Sunshine Coast: A midwinter's day dream

By Wendy Dunlop

Wendy Dunlop goes to Mooloolaba and discovers a whole new world above and under water, in the bush – and in the shops.

If you can tear yourself away from sea and sand, discover retail outlets on the wharf, designer boutiques along first ave and local shops on Brisbane Road.
If you can tear yourself away from sea and sand, discover retail outlets on the wharf, designer boutiques along first ave and local shops on Brisbane Road.

Sunrise. It warms the miles of golden sand, warms the water sliding up the ribbon of beaches from Caloundra to Noosa, exciting the holidaymakers lured to an early jog or a leisurely breakfast while contemplating the biggest decision of the day - how to make the most of another cruisy 24 hours on the Sunshine Coast.

There are the active options: surfing, diving, or kayaking on the Maroochy River. Then there are less strenuous opportunities: the fascination of Underwater World, the thrill of whale-watching, entering another universe with a river cruise that will introduce scenery, wildlife and a civilisation that time almost forgot.

Surfing is alive and well at Mooloolaba. At the first hint of a swell, buddies and their boards gather like seagulls round a sandwich. It's never too late to give it a try: the consistent waves and soft sand beneath the shallows make it a popular place to learn and a safe place for the inevitable splash-down or wipeout.

XL Surfing Academy aims to have you up on your feet in no time, whether you're a raw recruit or your skills are just rusty. Step by step, a drill on the sand is designed to convert to an attempt in the water - "position, push up, step through and stand".

It's deceptively simple, but practice makes perfect and those who persevere are rewarded with the satisfaction of riding a wave - if only for a moment.

If diving floats your boat, the waters off Mooloolaba boast a coral reef and a wreck dive. With spacious boats, experienced guides and the latest equipment, Sunreef Scuba Dives can take you there. They also offer PADI and nitrox deep-dive courses.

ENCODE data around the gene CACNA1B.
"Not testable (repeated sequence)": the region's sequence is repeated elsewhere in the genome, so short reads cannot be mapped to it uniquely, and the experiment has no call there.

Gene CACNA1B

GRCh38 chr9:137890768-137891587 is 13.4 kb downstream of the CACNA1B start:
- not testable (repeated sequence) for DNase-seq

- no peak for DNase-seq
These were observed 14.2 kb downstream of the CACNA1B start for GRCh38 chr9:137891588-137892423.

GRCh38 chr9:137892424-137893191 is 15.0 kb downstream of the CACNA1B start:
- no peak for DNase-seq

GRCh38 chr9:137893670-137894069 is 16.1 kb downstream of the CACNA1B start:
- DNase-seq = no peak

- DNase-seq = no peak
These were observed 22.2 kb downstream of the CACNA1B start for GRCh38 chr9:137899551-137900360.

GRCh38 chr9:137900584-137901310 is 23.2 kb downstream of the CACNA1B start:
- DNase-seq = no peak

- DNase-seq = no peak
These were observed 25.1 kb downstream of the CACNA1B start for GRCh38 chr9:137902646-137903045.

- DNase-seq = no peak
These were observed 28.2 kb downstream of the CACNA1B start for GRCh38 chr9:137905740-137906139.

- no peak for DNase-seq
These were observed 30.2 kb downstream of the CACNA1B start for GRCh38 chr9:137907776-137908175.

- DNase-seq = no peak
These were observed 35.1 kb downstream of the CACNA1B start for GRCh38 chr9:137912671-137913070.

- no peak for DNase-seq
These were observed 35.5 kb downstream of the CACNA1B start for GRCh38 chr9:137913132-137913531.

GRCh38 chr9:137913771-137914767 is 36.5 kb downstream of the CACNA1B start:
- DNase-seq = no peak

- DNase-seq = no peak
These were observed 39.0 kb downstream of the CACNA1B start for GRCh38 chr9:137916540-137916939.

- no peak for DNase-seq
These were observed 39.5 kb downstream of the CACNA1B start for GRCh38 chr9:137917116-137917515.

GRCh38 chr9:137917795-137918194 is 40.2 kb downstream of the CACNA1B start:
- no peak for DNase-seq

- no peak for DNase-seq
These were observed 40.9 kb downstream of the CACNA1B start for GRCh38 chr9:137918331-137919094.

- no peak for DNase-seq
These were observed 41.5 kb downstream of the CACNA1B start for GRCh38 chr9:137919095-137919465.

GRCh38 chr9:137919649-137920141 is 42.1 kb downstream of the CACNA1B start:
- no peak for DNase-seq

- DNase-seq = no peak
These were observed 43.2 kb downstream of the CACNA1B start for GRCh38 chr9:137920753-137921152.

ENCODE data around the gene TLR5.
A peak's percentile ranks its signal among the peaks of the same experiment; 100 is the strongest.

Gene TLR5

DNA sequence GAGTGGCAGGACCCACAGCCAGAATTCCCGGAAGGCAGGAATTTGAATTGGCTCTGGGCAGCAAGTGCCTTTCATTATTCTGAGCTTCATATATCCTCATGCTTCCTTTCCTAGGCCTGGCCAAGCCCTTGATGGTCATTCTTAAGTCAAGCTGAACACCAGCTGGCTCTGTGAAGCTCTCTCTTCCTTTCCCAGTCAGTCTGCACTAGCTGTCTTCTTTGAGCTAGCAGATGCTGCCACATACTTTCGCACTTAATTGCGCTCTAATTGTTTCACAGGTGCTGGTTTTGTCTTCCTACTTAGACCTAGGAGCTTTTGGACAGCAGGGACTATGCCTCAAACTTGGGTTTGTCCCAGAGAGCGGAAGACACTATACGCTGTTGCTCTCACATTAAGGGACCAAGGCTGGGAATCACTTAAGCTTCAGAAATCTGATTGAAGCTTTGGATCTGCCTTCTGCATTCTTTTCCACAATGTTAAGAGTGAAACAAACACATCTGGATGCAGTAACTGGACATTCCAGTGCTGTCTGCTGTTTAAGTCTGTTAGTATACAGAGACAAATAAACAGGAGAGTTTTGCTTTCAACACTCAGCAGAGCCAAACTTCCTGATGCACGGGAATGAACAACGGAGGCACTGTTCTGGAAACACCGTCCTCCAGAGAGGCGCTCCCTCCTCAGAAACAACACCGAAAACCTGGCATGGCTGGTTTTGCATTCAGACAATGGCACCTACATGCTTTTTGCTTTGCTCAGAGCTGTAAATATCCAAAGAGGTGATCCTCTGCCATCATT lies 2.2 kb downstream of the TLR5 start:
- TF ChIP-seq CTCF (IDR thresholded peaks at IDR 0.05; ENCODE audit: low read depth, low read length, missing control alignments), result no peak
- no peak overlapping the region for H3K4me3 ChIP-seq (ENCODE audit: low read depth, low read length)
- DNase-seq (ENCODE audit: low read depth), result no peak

For divers, the bonus is good visibility and the variety of marine life just 10 minutes offshore. Provided you've enough diving experience, you can be guided to the wreck of HMAS Brisbane, scuttled in 2005. Around it, the marine conservation area is home to shrimp, groper, snapper, yellow tail kingfish, stingrays and even the occasional unhurried turtle.

You enter the wreck to explore the funnel, corridors and engine room. Resting 4-28m below the surface, the warship is the most accessible wreck dive in Australia.
Back on the wharf, Underwater World gives a view of Down Under's down under. Compelling, fanciful, magical and sometimes downright sinister, the inhabitants of the deep invite you to share their environment.

You can touch and feel baby stingrays that flap around their miniature reef like shiny autumn leaves. Playful otters prove to be natural performers and expert swimmers, while the "Seals Behaving Badly" show provides an insight into their intelligence and endearing character. Joining an encounter to swim and play with the seals is especially memorable.
Go eye-to-eye with the world's only captive giant squid, creep past a billabong where a freshwater crocodile floats, its eyes scanning the surface for prey, or peer into "A Fish Called Honda" - a funky tropical fishtank built inside a car.

As you walk through an underwater tunnel, vividly coloured fish and massive stingrays staring malevolently back at you through the glass. If that doesn't spook you, dive with the sharks alongside Scuba World's instructors.

Nearby, whales cruise an underwater highway just 20 minutes from Mooloolaba's jetty. From August to November numerous sightings of pilot, minke and humpback whales on their southern migration prompted the launch of Australia Zoo's whalewatching venture in 2007.

Since then hundreds of visitors have boarded Whale1 and been mesmerised by an extraordinary and uplifting experience. Sightings in the season are almost guaranteed, but only luck will catch a breeching whale or a tail fluke that heralds a deep dive. The excitement begins with the first "blow". While the whale may simply be taking a breath, for the humans it's simply breathtaking.

Just south of Mooloolaba, a sheltered location that is well protected from predators has become a whale kindergarten. Here young whales are educated, socialised and put on the necessary weight to survive.

Whale 1 skipper Allan Short has found over the years that the mother whales have developed sufficient trust to introduce their calves to the boat.

"That's when passengers know they are truly privileged."

North of Mooloolaba, the Maroochy River completes its meander to the sea after tumbling off the hinterland's Blackball Range. Challenge yourself or chill out on the Maroochy River Canoe Trail, which can take a full day from Lake Dunethin to the coast or invest a couple of leisurely hours paddling the lower reaches of the river. Flat and serene, it's a delight to canoe along wetland waterways and hope to see spoonbills, oystercatchers, cormorants and yellow-tailed cockatoo.